Go find another(s) partners supporters elsewhere.Getting back to present situation of the Protocols and Armenia Armenians  on the verge  of an abyss…I think we must act  similar to the turks and co.that  is to say .While we reinforce  our forces-power  economy et all inwardly…we must show  to the great Turkey and Co. that we are complient  thus:By the by I wrote  an article  in Hay Gyank weekl,L.A. in 1997 entitled”Nagornyi Karabagh after Lisbon” Then as  now all except us voted agaisnt  us  49 strong voes  vis a vis our one single LTP´s…
    WE can begin with appeasingb great Turkey yes I always dub  them so, both cynically but also righteously they are  the strongest in the region thanks to allies.mainly the U.S. of  course.Get the NK  issue resolved   by declaring  NK as  FREE  TRADE ZONE  and change  stance from Independent  republic  to PRINCIPALITY  OF NAGORNYI KARABAGH” SIMILAR TO   Andorra..in ARmenian,(Gharabaghi Melikutyun) Let  3/4  azeri  delegates into present Nk Parliament and  allow  refugees from Only Jabrail and Fizouli to return ,as agisnt  our  refugees to Shahumian.Andorra was a bone of contentgion for two centuries -you read corectly 200 yrs between France   and Spain,even a war.Then they agreed to run the small area jointly, declaring it as FREE Trade Zone  and as a Principlaity. Its  president is prfes. of France and vice  is Archbishop from Seu Dúrgel (cataluña)Spain.People there  mainly catalans-pretty much like in NK, (Armenians) and  some French.It has prosepred , levying very small import  export  customs duties ..Free business and tourism has loomed  and no war ….peace  is prevailing  there  …
    This  might very well suit the situation  .Great Turkey will not  loose  face-most  important  for the REgional Gendarm..the allies will be delighted  that  peace have  come upon the area lertting the piplines  function  orderly without  fear  of war  there and most  important gvreat Turkey will tghen be pressured  by these  SAME  ALLIES…see the Armenians  complied  Nk  is not Independent.Do not worry that  they will claim  more  lands ..
    We have b een famed as patient people.fact  is we are over-patient we CAN WAIT   SOME MORE,when other factors pop up for great Turkey….Kurdish  (ex mountain turks? eh? Mr. Turkey) you finally gave  in stopped callinmg them so..gunned own a thousand  villages  of their  but you could not throw 16 million  of them into sea? time will come when  these poor people will also at the very lest get some Autonomy ,then only our cause can COME  UP AGAIN  AND BY THEN HOPEFULLY THE CRAZY SITUATION OF  OIL HUNGER,plus Armenian Diaspora  mustering up its  own  National Investment trust  fund-pleasde visit  my site …www.ARMENIDAD-worldwide.org  REST  IS THERE.THANKS FOR READING  ME
    HAMA HAIGAGANIN SIRO
    gaytzag  palandjian
     

  5. RootArmo, you make important points. Let’s remember how the press is controlled in Armenia and that those outside major cities are less informed of what is going on under their noses.  Many protesters have been maimed and killed for being vocal. Add to that the notion that natives who are employed by Soros and other Western-based initiatives all parrot the same NATO-friendly tune. He who pays the piper gets to call the tune. These voices we hear from do not represent the Armenian sentiment of Armenia!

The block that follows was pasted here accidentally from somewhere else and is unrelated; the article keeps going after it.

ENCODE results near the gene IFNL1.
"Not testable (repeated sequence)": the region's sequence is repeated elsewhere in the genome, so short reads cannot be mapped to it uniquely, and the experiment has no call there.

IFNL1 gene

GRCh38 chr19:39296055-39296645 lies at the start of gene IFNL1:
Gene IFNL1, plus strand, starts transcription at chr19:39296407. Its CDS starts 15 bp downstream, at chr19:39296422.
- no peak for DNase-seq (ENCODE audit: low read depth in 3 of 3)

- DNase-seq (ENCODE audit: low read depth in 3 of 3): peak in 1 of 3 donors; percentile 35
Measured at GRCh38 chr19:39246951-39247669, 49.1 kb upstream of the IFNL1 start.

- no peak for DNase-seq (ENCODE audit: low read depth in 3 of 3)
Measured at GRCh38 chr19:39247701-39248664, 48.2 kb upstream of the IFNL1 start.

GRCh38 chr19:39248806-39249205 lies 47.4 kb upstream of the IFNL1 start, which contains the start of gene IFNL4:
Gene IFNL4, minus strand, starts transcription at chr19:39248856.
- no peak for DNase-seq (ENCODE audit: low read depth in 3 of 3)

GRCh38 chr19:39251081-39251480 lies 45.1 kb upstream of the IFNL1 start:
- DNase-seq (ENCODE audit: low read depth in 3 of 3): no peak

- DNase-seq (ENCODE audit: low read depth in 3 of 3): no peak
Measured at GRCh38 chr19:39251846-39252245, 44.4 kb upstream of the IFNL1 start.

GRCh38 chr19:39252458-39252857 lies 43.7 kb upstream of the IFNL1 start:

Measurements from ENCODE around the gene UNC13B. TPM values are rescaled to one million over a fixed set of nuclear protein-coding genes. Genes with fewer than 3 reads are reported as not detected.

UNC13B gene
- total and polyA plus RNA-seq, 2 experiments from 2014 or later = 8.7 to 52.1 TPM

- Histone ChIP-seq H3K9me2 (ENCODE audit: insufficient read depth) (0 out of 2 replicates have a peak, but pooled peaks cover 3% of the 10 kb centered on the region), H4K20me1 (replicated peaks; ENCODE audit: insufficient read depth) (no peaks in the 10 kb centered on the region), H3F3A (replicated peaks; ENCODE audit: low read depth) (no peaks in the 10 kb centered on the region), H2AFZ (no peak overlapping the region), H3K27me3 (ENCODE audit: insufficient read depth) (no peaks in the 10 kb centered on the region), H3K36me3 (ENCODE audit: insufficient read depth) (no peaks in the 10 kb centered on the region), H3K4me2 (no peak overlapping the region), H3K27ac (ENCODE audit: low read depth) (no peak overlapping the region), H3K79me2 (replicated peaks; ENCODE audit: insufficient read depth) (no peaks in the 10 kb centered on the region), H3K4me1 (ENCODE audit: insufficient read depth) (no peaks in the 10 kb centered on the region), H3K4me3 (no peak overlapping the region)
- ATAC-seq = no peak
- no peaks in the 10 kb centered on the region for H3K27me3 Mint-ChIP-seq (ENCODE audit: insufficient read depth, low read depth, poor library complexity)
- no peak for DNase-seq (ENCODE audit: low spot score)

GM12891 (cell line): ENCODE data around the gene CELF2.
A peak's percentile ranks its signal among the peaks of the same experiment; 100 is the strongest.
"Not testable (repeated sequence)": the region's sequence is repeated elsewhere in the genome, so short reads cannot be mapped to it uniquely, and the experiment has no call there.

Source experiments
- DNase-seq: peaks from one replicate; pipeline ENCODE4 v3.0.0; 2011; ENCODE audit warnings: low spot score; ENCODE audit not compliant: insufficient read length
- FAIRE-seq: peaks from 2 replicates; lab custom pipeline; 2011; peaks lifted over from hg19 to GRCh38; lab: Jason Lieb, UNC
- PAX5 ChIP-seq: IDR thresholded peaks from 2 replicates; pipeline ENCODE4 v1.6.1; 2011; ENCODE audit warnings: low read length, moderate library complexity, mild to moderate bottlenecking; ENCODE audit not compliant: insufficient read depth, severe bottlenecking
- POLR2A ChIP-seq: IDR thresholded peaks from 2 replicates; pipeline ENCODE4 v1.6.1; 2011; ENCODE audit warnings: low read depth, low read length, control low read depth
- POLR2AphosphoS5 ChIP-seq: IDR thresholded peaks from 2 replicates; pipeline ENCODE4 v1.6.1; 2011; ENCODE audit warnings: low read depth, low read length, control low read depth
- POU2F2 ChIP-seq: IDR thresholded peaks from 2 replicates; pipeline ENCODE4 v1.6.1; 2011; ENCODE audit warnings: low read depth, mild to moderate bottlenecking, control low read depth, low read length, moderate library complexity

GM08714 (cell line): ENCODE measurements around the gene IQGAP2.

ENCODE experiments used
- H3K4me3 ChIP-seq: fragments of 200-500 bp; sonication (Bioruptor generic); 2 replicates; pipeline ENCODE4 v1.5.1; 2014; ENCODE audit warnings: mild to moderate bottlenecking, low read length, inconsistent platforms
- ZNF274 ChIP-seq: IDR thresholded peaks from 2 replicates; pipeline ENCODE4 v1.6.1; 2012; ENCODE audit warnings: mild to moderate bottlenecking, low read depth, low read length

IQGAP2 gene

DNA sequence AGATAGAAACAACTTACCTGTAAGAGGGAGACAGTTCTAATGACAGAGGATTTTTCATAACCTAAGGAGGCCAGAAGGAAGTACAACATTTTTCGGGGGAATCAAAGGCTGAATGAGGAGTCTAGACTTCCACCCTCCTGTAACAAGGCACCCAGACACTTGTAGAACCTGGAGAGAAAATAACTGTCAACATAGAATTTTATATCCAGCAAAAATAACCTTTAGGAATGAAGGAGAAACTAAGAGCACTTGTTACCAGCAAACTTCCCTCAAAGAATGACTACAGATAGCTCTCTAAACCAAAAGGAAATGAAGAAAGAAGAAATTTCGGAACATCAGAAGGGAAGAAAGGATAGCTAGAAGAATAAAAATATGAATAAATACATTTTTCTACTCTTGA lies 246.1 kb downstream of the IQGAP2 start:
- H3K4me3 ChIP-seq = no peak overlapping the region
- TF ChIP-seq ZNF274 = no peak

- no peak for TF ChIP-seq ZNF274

6. RootArmo’s comment is not quite right. In fact, there is a large outrage in Armenia and Arzakh population. But why we don’t see any such uprising? because the authority has done a good job in controlling the media. See the following article by Dr. Armen Ayvazyan (showing the statistics):

    http://blog.ararat-center.org/?p=283 

    The reason for this successful media control was implemented as a result of March 2008 election upheavals. The reason that ARF was less active in the last 2 years is again attributed to this “fake” opposition party staging of the election drama. They were planned by Der Petrosyan and Kojaryan-Sargsyan elite groups (hand in hand) in order to kill all other grass-root true opposition movements in Armenia.
    So, as you can see the West has done a good job in controlling the masses in Armenia via their own governments (Der Petrosyan, Kojaryan and now Sargsyan).
    Moreover, we Armenians usually think that ARF is the oldest Armenian party, but we fail to realize that ARF leaders were not mature enough to be able to govern any city let alone a country. Yes, they are good fighters and military leaders, and they have a wellformed National agenda, but they did not have enough experience in governing. To my memory, ARF has just learned how to stand for the Armenian people in just the last couple of years, which to me is a good news (perhaps a desperate voice from Heaven).
    But blaming the Armenian intellectuals and especially the people in Armenia is not quite right. Look at the last 20 years of history. In 1988, during the Karabakh movement, which was organized by a few true-intellectuals in Yerevan, as soon as it gained an enormous populous, here comes a Levon Der Petrosyan from nowhere and takes the helm. In the following few years, we heard a propaganda machine of HHSh discriminating the true Armenian intellectuals, followed by controlling and maneuvering the people, in effect killing our “azgayin hokin”. This propaganda machine has its effects until these days, after 20 years now.
    I believe that currently ARF is the only party that can move Armenian towards the right direction, if only they put more of their resources in improving the “Armenian mshagute” (i.e. pure-Armenian intellectuals, Armenian scientists, Armenian teachers, etc.) and the economy of the people in Armenia. And believe me, they have all the resources, because they form a majority in Diaspora, as well as inside Armenia (i.e. if we include Arzakh).